Tips for Hosting the Perfect Kentucky Oaks Party

Party GuyTwo of the most important days of the year to a racing fan are Kentucky Oaks Friday and Kentucky Derby Saturday. And while it’s everyone’s dream to attend and be part of the festivities at Churchill Downs under the Twin Spires, the next best thing is to plan some amazing parties. While Derby Day itself should always take the most attention, there’s no reason why the Oaks can’t provide a nice warm-up to the main event.

Pink is the signature color of the Kentucky Oaks and lilies are the official Oaks flower. Fortunately they’re in season this time of year and most grocery stores are littered with fresh lilies. If not, almost any local craft store carries the silk variety. Lilies come in various colors from pink to lavender to white and all are beautiful, so mixing and blending the colors for centerpieces and table decorations can be fun.

The easiest centerpieces and table decorations can be achieved with minimal expense using plain goldfish bowls, some decorative rock and flowers. Small bowls can be found at Walmart in the pet section for less than $3 each, while the rock retails for about $2.50 for a five-pound bag. Three bowls should be sufficient for decorating any size table.

Just fill the goldfish bowls about a third full with the decorative rock and add water to near the top. Bunch enough flowers together to cover the opening of the bowl and drop them inside, stems cut long enough to be secured into the gravel. Mixing and matching lily colors can have a beautiful effect, so be creative. Even if you’re a guy, the ladies will love the effort. And remember to keep the bowls and gravel for your Derby party the next day.

Any party store, such as Party City, has a wide selection of plates and napkins in all colors, none of which are too expensive. In sticking with the Oaks colors theme, bring home some in pink and lavender and white and mix and match with the napkins. Place them in stacks on your table next to where you’ll put the food for your guests and near enough to the centerpieces to present a beautiful table.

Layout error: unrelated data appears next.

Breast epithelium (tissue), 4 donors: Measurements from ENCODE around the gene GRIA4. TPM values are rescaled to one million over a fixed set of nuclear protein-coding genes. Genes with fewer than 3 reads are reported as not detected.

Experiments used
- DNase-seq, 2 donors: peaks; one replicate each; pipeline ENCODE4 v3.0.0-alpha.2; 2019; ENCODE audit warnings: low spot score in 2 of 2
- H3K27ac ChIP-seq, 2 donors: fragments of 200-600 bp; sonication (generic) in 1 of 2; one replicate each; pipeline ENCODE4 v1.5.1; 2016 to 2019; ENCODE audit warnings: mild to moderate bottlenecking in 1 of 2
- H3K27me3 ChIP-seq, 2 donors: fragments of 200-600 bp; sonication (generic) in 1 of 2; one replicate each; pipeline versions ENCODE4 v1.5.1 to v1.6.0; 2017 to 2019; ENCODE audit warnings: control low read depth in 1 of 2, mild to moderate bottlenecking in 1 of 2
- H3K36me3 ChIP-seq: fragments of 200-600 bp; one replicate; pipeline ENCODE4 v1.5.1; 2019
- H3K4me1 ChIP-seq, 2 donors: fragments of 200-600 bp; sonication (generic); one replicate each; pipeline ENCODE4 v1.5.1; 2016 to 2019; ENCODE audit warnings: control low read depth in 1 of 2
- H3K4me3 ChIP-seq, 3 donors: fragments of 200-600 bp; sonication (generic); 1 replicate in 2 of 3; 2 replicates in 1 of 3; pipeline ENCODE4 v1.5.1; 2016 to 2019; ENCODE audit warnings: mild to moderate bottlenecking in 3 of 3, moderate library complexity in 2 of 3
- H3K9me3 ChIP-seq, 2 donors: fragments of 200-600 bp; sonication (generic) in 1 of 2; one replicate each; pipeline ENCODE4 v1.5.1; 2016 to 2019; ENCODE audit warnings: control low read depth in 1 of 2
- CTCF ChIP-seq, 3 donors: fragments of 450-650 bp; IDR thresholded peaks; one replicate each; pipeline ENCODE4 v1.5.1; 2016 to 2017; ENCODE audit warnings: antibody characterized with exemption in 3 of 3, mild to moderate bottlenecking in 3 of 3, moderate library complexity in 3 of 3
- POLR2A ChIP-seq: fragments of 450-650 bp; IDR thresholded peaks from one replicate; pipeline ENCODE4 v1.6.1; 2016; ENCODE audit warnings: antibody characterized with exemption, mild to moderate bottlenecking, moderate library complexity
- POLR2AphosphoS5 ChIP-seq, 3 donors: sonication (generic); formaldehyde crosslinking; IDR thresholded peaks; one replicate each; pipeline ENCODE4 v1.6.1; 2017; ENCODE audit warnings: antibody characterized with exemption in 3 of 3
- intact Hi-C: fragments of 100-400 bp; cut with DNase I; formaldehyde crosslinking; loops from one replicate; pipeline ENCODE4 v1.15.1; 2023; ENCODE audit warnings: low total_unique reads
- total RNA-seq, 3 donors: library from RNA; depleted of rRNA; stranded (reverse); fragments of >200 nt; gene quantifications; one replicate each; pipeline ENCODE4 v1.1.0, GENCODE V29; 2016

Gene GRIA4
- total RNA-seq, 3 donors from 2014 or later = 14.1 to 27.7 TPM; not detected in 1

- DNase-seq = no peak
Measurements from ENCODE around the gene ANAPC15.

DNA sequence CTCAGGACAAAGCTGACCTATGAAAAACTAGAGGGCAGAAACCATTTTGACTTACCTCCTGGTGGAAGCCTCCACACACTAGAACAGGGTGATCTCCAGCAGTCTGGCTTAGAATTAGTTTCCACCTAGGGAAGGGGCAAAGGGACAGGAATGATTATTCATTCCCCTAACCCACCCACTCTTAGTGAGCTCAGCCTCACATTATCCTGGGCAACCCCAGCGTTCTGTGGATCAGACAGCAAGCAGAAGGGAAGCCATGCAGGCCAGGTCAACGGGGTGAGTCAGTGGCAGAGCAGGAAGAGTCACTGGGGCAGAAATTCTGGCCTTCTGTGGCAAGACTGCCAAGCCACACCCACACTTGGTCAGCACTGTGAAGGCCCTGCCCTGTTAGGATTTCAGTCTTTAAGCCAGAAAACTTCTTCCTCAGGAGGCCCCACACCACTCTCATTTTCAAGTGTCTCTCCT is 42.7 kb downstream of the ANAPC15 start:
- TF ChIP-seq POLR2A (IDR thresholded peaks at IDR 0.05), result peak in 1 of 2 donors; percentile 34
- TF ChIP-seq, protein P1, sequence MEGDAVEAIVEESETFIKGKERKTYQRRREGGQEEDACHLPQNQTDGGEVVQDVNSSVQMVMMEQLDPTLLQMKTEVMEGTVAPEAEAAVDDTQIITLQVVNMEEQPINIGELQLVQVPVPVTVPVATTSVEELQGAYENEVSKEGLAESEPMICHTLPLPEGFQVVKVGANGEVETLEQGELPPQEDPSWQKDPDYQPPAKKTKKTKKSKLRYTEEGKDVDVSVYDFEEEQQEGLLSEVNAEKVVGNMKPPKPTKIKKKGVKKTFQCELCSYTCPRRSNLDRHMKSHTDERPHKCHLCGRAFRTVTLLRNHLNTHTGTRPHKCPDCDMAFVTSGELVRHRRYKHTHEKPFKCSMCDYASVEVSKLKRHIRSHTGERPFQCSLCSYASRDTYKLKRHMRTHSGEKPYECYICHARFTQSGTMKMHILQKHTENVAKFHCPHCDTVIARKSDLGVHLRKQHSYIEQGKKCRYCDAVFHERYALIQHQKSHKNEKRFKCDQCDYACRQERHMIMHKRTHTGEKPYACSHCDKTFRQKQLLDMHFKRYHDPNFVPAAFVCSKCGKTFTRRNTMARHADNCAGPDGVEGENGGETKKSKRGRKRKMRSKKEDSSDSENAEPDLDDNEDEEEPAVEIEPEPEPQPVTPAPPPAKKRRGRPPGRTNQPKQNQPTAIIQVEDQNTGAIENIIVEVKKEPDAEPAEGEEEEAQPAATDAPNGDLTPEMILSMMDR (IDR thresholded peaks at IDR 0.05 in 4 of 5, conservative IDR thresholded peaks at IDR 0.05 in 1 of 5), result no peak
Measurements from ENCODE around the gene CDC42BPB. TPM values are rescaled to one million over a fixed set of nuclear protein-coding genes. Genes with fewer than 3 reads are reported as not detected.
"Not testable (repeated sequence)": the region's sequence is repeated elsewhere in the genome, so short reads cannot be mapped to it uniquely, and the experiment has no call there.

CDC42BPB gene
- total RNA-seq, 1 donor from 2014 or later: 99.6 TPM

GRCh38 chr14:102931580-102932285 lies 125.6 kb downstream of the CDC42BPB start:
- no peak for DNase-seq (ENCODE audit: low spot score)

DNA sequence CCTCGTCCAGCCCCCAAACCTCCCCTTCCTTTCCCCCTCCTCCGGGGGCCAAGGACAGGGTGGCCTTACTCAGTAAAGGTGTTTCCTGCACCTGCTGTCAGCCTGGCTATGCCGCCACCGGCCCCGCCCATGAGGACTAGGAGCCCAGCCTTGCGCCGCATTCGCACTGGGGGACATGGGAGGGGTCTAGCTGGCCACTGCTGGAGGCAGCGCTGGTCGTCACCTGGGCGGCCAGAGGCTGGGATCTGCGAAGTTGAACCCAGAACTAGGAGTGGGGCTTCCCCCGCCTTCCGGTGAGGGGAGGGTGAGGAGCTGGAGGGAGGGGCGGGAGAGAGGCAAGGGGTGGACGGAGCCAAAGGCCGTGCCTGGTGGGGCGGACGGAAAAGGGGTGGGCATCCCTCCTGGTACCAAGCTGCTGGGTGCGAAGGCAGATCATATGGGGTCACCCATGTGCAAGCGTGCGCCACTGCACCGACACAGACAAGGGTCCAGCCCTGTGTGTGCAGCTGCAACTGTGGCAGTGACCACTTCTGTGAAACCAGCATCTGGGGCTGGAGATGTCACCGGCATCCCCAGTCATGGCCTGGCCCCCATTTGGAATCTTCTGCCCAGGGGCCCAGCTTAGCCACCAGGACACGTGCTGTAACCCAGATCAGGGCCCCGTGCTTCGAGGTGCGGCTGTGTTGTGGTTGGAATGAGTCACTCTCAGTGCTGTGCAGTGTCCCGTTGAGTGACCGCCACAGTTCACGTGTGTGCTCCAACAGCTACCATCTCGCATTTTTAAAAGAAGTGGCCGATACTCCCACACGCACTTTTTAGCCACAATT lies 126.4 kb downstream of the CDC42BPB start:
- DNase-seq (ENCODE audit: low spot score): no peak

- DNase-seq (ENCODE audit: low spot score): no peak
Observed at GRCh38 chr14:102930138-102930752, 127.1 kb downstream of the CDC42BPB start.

Don’t forget the silverware. If you don’t want to use your own flatware, plastic is a suitable substitution and easily recycled when done. While plastic utensils come in a wide variety of colors as well, plain white at the local dollar store will work as well and not detract from the beautiful color palate you’ve already created.


The signature cocktail for the First Friday in May is called the Oaks Lily. You can either make these drinks individually or make a large batch to pour from a pitcher. All you’ll need is your Vodka of choice (a premium brand like Ketel One or Grey Goose is best), Triple Sec, sweet and sour mix, lemonade, lemons or limes and Cranberry Juice. The measurements for a single drink are:

– 1 1/4 oz. vodka
– 1 oz. lemonade
– 1 oz. sweet and sour mix
– 1/4 oz. Triple Sec
– 3 oz. cranberry juice
– squeeze of lime or lemon

Put all ingredients into a shaker and pour over a generous amount of ice and garnish with a blackberry and a lemon or lime wedge.